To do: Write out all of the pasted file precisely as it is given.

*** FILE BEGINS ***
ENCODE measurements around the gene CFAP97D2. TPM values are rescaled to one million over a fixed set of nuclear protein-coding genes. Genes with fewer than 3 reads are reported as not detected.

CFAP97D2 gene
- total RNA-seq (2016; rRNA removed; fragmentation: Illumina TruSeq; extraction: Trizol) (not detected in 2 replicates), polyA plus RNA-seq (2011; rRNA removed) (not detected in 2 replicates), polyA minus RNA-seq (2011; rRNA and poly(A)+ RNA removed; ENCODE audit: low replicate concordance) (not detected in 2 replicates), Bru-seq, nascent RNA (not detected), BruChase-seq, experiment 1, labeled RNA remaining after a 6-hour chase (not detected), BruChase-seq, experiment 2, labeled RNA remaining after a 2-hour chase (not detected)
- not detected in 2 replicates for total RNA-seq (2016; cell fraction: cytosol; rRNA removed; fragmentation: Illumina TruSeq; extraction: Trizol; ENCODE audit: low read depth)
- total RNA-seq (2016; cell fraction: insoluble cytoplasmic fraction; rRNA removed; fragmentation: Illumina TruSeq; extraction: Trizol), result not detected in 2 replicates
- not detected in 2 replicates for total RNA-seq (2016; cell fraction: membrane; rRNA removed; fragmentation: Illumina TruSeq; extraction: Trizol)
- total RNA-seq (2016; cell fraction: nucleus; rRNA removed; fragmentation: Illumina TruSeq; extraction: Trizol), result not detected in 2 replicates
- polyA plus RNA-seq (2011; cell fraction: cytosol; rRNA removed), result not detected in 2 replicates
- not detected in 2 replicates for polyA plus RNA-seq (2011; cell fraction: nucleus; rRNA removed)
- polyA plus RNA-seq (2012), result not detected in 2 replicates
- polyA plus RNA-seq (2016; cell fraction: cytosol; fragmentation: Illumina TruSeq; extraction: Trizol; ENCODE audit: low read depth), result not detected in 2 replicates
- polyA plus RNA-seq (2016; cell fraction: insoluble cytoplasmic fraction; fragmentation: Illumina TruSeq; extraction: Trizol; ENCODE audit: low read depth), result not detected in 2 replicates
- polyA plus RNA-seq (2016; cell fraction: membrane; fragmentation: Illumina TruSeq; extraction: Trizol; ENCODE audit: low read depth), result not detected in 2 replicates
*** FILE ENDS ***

ENCODE measurements around the gene CFAP97D2. TPM values are rescaled to one million over a fixed set of nuclear protein-coding genes. Genes with fewer than 3 reads are reported as not detected.

CFAP97D2 gene
- total RNA-seq (2016; rRNA removed; fragmentation: Illumina TruSeq; extraction: Trizol) (not detected in 2 replicates), polyA plus RNA-seq (2011; rRNA removed) (not detected in 2 replicates), polyA minus RNA-seq (2011; rRNA and poly(A)+ RNA removed; ENCODE audit: low replicate concordance) (not detected in 2 replicates), Bru-seq, nascent RNA (not detected), BruChase-seq, experiment 1, labeled RNA remaining after a 6-hour chase (not detected), BruChase-seq, experiment 2, labeled RNA remaining after a 2-hour chase (not detected)
- not detected in 2 replicates for total RNA-seq (2016; cell fraction: cytosol; rRNA removed; fragmentation: Illumina TruSeq; extraction: Trizol; ENCODE audit: low read depth)
- total RNA-seq (2016; cell fraction: insoluble cytoplasmic fraction; rRNA removed; fragmentation: Illumina TruSeq; extraction: Trizol), result not detected in 2 replicates
- not detected in 2 replicates for total RNA-seq (2016; cell fraction: membrane; rRNA removed; fragmentation: Illumina TruSeq; extraction: Trizol)
- total RNA-seq (2016; cell fraction: nucleus; rRNA removed; fragmentation: Illumina TruSeq; extraction: Trizol), result not detected in 2 replicates
- polyA plus RNA-seq (2011; cell fraction: cytosol; rRNA removed), result not detected in 2 replicates
- not detected in 2 replicates for polyA plus RNA-seq (2011; cell fraction: nucleus; rRNA removed)
- polyA plus RNA-seq (2012), result not detected in 2 replicates
- polyA plus RNA-seq (2016; cell fraction: cytosol; fragmentation: Illumina TruSeq; extraction: Trizol; ENCODE audit: low read depth), result not detected in 2 replicates
- polyA plus RNA-seq (2016; cell fraction: insoluble cytoplasmic fraction; fragmentation: Illumina TruSeq; extraction: Trizol; ENCODE audit: low read depth), result not detected in 2 replicates
- polyA plus RNA-seq (2016; cell fraction: membrane; fragmentation: Illumina TruSeq; extraction: Trizol; ENCODE audit: low read depth), result not detected in 2 replicates